As companies across a broad range of sectors increasingly look to access the environmental, social and governance debt market, analysts expect accelerated growth in issuance of a nascent type of bond that links the coupon to the issuer's sustainability performance.
For TotalEnergies SE, the so-called sustainability-linked bond has become the new normal. The French oil and gas company, formerly known as Total, announced in February that all of its new bond issues would be tied to climate key performance indicators, or KPIs.
That means the coupon TotalEnergies pays investors will be dependent on its performance against measurable targets such as its scope 1 and 2 emissions, that is, all direct and indirect emissions under the company's control. As CEO Patrick Pouyanné described it on an earnings call: "If we don't reach our target, we will be punished by a higher cost of debt, and [bondholders] will be rewarded."
Unlike traditional green and social bonds, a sustainability-linked bond comes with no restrictions on how the proceeds can be used. This flexibility allows a broader universe of issuers to obtain sustainable financing, such as those that may not have enough green or social capital expenditure to issue a sustainable use-of-proceeds bond or that lack the capacity to effectively track or report practices required for such instruments, said Lori Shapiro, an associate in S&P Global Ratings' sustainable finance team.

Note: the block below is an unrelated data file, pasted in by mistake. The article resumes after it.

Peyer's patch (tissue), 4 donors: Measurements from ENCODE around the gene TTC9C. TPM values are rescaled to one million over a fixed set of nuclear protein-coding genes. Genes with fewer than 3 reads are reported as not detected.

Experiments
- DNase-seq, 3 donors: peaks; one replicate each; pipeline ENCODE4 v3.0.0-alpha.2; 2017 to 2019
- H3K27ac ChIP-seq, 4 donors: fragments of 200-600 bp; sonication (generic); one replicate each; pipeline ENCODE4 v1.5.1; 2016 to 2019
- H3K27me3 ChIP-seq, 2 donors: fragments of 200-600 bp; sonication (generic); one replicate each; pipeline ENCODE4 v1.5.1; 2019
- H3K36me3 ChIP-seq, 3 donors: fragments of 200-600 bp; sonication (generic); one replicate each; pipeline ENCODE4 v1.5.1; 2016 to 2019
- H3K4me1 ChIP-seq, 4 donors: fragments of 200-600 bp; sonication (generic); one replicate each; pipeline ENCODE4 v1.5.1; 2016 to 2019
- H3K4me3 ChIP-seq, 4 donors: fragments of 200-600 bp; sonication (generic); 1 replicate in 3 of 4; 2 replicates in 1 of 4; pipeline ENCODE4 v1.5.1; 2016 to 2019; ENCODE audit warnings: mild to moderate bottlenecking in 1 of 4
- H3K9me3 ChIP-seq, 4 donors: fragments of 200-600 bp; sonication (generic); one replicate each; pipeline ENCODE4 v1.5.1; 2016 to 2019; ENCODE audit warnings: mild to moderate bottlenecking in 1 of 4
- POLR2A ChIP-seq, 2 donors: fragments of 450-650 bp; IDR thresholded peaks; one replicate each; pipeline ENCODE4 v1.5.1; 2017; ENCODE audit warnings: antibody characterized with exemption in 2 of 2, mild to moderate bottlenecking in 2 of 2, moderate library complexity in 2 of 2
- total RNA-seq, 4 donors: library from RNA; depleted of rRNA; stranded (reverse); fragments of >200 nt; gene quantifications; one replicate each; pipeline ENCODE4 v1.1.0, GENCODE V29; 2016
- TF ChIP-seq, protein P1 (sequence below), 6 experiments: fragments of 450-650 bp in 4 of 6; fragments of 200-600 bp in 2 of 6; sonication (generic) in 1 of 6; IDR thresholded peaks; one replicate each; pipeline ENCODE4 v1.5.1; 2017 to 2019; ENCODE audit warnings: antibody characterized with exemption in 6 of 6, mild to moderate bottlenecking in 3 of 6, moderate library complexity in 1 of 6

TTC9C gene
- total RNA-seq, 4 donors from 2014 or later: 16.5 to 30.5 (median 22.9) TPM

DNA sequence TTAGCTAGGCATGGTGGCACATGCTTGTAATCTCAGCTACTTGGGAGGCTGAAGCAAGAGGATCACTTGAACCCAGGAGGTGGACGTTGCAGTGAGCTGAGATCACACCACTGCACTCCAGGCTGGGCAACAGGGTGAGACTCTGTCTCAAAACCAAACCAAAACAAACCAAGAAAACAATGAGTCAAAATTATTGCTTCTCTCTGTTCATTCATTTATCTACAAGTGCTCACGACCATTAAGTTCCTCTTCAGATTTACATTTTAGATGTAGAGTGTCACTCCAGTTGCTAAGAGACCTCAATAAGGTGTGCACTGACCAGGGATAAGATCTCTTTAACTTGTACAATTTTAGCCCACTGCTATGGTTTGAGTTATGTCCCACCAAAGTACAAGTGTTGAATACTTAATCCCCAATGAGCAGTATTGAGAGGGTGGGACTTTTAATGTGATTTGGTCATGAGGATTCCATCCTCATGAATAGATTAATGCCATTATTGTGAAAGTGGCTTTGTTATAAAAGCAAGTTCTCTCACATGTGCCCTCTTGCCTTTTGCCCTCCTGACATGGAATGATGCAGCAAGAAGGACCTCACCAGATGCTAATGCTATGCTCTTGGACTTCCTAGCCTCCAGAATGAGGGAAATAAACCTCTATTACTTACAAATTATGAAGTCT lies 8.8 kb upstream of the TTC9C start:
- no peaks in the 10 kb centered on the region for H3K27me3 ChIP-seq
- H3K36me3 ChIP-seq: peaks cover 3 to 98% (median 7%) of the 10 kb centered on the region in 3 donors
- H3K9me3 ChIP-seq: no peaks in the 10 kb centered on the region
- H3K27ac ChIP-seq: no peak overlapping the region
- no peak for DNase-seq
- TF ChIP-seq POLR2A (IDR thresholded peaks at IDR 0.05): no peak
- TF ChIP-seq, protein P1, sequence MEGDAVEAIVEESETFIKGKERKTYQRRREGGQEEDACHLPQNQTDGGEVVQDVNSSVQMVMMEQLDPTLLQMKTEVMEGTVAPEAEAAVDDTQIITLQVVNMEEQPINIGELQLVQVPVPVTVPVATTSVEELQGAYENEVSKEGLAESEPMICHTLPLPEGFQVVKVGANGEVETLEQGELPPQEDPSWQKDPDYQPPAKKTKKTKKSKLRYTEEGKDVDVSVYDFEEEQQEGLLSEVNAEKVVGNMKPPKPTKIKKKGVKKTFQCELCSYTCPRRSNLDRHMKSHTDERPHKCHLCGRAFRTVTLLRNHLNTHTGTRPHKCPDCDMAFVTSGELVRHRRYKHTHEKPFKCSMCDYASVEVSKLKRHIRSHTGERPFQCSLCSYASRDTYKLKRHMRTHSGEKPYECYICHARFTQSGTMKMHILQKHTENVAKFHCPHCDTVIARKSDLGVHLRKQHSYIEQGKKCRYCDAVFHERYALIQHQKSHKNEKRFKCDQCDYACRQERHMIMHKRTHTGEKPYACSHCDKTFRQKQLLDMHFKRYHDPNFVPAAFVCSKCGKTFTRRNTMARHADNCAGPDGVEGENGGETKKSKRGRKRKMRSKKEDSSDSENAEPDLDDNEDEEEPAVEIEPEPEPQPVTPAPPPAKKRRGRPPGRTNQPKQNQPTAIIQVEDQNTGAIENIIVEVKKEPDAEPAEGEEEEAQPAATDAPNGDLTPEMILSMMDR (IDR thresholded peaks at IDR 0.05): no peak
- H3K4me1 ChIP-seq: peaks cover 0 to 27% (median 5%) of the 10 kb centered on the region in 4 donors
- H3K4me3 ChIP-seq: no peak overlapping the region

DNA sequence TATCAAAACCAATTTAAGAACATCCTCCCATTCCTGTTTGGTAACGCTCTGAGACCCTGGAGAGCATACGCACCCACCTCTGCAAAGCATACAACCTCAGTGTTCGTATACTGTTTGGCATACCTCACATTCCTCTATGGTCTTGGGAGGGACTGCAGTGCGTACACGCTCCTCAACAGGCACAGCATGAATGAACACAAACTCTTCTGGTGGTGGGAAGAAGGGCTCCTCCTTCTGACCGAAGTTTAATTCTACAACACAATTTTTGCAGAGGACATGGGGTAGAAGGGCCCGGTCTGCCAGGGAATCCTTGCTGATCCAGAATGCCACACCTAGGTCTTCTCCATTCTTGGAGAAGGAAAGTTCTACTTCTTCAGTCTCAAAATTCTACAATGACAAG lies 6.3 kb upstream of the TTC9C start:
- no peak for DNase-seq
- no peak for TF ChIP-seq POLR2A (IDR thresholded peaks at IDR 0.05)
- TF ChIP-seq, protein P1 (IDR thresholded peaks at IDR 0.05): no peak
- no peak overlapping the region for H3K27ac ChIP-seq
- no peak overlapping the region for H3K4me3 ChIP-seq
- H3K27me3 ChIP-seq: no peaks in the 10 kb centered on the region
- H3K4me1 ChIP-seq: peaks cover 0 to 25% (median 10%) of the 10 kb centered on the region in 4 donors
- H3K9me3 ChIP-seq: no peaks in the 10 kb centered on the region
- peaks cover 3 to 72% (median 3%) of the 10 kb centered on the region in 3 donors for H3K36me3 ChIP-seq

Issuers of sustainability-linked bonds pledge to improve their performance against tailor-made ESG targets and link this commitment directly to the coupon paid to investors. Italian energy group Enel SpA issued a first-of-its-kind $1.5 billion five-year bond in September 2019, which had a 2.65% annual coupon if the company reached a target of 55% renewable energy installed capacity by 2021. If it fails, the coupon will increase by 25 basis points until the bond matures.
A diverse range of companies have since followed in issuing sustainability-linked bonds, with hard-to-abate sectors such as industrials and materials being "far more prominent" in this market than in green bonds, according to S&P Global Ratings research published in April.
While 84% of 2020 sustainability-linked bond issuance happened in the Europe, Middle East and Africa region, more recent figures indicate the instrument is also gaining momentum in Asia-Pacific and North America, according to the research. As of April 9, EMEA accounted for just 68% of 2021 issuance.
Shapiro expects "rapid growth" for the sustainability-linked bond market "as issuers' attention shifts more and more toward sustainability on a broader scale."
On the investor side, too, interest in the ESG financing market is on the rise. Demand continues to exceed supply, and investors are increasingly focused on company-level sustainability performance rather than just use of proceeds, said Matthias Dax, an analyst in UniCredit's financials credit research team.
Among the buyers of this new instrument is the ECB. Since January 2021, it has deemed sustainability-linked bonds eligible for its asset purchase program, providing a key boost to the market, said Dax.
UniCredit expects sustainability-linked bond issuance to grow sixfold in 2021 to $60 billion from $10 billion last year.
Green taxonomy KPIs
While investors are becoming more familiar with sustainability-linked bonds, there is still some skepticism, in particular over the so-called coupon step-up, which imposes a penalty on the issuer if it fails to reach its target.